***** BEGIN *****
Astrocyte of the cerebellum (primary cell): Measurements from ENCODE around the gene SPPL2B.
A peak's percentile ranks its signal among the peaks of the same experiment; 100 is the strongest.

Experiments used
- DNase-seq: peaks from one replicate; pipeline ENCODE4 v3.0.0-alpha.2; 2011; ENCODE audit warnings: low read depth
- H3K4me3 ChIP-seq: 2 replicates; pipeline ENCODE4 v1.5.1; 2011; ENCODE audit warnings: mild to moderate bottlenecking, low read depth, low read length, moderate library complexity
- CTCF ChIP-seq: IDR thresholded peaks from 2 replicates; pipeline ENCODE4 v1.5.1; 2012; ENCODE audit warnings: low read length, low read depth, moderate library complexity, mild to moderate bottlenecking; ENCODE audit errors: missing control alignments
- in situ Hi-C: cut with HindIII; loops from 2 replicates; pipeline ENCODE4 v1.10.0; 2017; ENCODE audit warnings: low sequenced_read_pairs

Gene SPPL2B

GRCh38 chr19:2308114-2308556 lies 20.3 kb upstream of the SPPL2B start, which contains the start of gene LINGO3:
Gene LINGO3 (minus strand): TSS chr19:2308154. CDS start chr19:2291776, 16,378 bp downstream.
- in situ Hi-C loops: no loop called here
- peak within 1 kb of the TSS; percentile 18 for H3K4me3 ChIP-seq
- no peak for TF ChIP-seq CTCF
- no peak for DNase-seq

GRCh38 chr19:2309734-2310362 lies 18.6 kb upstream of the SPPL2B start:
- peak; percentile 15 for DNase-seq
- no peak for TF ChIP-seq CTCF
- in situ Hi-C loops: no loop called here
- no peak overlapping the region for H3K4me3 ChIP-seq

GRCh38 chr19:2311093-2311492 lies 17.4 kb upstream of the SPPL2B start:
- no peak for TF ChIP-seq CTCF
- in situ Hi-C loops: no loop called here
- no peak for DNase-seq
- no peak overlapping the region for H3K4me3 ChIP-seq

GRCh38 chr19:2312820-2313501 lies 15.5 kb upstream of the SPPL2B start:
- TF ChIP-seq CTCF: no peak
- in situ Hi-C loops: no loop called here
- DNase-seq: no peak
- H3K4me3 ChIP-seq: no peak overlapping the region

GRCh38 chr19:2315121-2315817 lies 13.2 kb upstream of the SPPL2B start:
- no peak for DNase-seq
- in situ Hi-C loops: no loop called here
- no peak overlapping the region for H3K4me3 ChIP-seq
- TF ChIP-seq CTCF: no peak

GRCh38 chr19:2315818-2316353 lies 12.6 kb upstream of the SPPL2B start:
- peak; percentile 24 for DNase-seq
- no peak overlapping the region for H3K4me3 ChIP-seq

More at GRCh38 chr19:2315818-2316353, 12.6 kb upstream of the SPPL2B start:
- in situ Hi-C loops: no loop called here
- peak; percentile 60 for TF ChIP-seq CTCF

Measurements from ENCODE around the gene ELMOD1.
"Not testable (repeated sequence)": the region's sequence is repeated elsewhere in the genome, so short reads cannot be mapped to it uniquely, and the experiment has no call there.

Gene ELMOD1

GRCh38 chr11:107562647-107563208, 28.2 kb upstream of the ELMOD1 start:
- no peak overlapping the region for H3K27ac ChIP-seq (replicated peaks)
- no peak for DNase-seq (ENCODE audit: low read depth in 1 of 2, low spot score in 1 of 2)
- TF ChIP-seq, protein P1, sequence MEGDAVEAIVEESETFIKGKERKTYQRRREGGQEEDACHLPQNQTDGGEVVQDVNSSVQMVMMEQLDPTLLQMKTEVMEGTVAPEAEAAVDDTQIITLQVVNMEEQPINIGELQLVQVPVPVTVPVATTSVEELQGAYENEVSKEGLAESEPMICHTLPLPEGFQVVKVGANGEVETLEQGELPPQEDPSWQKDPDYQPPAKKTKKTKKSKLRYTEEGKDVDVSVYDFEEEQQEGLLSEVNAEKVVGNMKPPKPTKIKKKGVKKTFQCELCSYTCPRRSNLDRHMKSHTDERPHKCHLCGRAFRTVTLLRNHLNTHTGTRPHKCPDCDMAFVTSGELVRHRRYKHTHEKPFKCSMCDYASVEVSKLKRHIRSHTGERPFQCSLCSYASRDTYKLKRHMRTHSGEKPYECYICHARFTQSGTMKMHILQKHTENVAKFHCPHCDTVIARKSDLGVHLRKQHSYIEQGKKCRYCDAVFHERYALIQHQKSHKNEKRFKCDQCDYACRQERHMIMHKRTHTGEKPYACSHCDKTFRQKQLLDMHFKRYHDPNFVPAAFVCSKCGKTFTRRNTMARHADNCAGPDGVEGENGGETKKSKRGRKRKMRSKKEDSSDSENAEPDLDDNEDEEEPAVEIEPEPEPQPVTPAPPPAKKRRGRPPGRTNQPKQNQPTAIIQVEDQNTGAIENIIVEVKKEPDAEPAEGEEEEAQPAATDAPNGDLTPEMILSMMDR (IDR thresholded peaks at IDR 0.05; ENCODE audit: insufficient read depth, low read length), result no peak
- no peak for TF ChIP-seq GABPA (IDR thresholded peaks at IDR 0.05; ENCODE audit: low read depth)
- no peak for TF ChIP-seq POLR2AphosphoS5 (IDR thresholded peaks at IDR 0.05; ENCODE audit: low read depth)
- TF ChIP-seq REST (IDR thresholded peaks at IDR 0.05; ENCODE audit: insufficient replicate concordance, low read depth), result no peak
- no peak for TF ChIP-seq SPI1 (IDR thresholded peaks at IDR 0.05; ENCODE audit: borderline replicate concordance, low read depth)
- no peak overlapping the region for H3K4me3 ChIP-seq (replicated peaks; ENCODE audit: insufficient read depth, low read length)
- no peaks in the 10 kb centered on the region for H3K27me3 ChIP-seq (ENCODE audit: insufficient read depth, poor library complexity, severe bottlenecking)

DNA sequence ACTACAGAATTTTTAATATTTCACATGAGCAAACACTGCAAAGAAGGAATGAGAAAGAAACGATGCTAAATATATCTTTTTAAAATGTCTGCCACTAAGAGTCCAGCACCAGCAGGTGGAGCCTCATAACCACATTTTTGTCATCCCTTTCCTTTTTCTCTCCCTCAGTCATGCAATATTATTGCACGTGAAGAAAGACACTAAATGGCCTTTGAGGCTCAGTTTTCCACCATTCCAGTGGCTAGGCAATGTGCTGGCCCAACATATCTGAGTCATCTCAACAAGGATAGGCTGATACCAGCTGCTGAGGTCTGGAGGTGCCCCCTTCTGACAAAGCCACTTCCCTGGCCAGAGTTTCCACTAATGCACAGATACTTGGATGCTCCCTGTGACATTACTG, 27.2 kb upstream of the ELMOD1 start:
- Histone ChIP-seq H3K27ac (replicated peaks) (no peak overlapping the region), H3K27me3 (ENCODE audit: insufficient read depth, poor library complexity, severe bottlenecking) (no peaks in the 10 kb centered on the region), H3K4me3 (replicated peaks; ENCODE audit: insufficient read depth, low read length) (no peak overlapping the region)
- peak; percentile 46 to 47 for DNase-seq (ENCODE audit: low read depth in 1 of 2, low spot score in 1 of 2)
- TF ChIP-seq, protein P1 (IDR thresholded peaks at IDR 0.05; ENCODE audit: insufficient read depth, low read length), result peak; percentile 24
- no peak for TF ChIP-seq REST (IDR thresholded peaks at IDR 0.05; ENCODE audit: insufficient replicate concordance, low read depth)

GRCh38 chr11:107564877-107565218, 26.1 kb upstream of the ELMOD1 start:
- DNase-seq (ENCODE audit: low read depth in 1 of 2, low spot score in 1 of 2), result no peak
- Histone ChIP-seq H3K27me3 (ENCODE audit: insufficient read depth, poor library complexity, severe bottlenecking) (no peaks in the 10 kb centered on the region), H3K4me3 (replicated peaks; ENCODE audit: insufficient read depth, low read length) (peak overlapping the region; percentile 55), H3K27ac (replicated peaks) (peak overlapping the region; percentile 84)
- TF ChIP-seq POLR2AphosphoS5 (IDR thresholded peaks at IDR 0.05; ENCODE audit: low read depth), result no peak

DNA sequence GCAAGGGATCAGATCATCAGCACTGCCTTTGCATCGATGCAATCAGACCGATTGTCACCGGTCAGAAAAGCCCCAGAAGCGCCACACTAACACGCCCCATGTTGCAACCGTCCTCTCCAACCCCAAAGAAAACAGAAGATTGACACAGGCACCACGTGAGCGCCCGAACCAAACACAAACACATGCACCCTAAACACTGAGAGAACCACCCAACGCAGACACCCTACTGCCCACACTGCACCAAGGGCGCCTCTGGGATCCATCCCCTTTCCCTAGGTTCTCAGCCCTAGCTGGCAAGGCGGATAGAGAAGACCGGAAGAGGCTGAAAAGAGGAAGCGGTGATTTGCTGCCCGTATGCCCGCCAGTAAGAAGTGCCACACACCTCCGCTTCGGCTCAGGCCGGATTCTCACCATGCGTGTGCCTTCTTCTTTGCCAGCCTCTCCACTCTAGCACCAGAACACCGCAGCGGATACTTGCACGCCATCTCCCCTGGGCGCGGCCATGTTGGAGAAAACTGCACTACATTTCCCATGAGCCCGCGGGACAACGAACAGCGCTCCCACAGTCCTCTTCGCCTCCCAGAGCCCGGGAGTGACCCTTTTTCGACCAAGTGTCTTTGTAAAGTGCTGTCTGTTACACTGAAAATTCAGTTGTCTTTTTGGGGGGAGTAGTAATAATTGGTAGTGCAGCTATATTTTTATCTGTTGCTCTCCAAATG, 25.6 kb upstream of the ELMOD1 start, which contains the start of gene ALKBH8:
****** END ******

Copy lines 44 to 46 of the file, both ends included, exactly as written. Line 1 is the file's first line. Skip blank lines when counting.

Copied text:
GRCh38 chr11:107562647-107563208, 28.2 kb upstream of the ELMOD1 start:
- no peak overlapping the region for H3K27ac ChIP-seq (replicated peaks)
- no peak for DNase-seq (ENCODE audit: low read depth in 1 of 2, low spot score in 1 of 2)